-While code coverage gives you a qualitive measure of your test code there is also a quantitive measure. That is the code to test ratio. It's a simple as it can be, it just tells you the proportion of your code and tests. Most people tend to agree that a ratio of 1:2 is about good. That means you have twice as much tests as you've got actual code. In my oppinion that very much depends on the kind of project. If you happen to have many internal helper procedures and very few procedures that belong to the public API, then you most likely won't reach that ratio. If your code is mostly public API though that it may be actually close to the truth. Each procedure is likely to have at least two tests. Again my advice is not to use that as an absolute measure but only as a guideline on to verify that you're on the right track.
+While code coverage gives you a qualitative measure of your test code there is also a quantitative measure. That is the code to test ratio. It's a simple as it can be, it just tells you the proportion of your code and tests. Most people tend to agree that a ratio of 1:2 is about good. That means you have twice as much tests as you've got actual code. In my opinion that very much depends on the kind of project. If you happen to have many internal helper procedures and very few procedures that belong to the public API, then you most likely won't reach that ratio. If your code is mostly public API though that it may be actually close to the truth. Each procedure is likely to have at least two tests. Again my advice is not to use that as an absolute measure but only as a guideline on to verify that you're on the right track.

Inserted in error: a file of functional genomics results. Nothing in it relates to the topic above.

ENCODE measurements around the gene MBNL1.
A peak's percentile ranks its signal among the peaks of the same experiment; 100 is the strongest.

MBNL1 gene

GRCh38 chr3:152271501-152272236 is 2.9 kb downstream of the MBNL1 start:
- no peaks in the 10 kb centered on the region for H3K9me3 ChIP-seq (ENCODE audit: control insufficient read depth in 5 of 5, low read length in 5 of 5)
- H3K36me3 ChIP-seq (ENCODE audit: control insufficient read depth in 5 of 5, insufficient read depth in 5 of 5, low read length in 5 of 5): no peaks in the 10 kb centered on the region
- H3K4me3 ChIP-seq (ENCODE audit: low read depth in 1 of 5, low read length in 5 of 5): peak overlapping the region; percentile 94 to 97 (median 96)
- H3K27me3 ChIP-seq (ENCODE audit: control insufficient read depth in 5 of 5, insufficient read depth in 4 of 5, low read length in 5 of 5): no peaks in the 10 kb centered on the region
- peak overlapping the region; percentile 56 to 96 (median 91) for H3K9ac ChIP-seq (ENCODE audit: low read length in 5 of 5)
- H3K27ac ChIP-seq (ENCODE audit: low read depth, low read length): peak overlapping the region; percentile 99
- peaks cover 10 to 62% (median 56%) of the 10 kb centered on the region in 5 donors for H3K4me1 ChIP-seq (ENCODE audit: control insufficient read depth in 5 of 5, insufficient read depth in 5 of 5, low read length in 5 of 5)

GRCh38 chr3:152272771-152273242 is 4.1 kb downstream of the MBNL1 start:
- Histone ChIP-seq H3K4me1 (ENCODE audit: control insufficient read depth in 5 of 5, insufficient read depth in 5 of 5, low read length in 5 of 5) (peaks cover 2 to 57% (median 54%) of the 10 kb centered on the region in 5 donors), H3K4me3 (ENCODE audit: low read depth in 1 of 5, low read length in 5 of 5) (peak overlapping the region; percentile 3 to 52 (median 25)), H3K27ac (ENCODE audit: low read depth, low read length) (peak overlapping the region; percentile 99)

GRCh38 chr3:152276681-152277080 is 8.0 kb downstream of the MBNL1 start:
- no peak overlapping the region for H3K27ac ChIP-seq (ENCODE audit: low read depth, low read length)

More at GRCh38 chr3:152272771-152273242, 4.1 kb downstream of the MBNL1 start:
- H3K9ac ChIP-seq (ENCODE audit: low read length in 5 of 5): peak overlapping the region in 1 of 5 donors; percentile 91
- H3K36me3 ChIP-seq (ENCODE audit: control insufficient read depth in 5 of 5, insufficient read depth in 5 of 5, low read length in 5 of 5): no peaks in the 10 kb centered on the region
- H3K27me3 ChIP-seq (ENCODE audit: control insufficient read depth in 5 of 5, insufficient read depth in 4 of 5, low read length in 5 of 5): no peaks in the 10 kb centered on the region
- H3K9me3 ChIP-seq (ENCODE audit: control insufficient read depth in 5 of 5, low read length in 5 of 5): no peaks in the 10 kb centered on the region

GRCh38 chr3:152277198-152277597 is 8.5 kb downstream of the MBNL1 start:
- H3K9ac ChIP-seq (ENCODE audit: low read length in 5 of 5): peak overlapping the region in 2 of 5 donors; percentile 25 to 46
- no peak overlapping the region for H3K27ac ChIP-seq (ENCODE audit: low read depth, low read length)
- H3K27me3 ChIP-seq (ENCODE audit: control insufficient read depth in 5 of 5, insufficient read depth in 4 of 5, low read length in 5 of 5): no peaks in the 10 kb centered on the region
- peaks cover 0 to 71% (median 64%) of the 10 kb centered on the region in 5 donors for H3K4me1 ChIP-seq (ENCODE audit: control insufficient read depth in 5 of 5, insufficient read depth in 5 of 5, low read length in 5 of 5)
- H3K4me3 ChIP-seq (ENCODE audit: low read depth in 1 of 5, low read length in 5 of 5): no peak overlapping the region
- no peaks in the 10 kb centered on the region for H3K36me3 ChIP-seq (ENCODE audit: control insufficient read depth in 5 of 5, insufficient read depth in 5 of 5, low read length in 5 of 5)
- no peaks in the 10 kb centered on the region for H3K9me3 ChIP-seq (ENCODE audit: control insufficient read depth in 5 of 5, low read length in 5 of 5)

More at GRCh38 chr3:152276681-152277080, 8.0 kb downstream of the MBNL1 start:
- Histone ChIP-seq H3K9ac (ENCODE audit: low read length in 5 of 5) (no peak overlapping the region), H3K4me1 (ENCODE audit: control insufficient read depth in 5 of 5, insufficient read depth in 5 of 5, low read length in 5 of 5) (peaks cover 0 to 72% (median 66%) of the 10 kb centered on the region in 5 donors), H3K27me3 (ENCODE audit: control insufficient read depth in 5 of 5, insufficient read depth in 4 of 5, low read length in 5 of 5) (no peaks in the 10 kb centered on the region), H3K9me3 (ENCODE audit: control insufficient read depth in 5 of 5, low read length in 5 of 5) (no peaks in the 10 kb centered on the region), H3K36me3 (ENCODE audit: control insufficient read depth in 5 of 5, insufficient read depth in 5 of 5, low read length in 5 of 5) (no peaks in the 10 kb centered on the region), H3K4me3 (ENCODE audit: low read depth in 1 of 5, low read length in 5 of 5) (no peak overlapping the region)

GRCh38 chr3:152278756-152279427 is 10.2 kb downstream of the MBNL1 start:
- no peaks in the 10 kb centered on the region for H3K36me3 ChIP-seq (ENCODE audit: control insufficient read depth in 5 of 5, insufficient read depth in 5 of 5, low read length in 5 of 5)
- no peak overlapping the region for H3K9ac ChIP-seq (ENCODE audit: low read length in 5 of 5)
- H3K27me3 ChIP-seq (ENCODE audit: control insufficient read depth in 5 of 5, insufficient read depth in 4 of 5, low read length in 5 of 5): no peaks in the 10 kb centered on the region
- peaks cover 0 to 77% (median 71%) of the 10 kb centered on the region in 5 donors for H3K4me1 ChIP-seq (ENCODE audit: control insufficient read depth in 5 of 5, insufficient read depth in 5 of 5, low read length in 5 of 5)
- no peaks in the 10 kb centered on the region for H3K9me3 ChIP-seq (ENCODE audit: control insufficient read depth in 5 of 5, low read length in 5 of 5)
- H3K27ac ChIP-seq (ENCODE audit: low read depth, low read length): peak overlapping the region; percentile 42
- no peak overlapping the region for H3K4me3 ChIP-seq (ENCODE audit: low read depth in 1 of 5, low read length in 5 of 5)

Let's resume after that little detour.
 
-Another aspect that must be emphasized is that tests can never prove the absence of bugs, possibly with the exception of regression tests. If tests have been written **after** a certain bug accured you have a high probability that this specific bug has been fixed. Apart from these though, there is by no means a proof that tests can give you of the correctness of your code.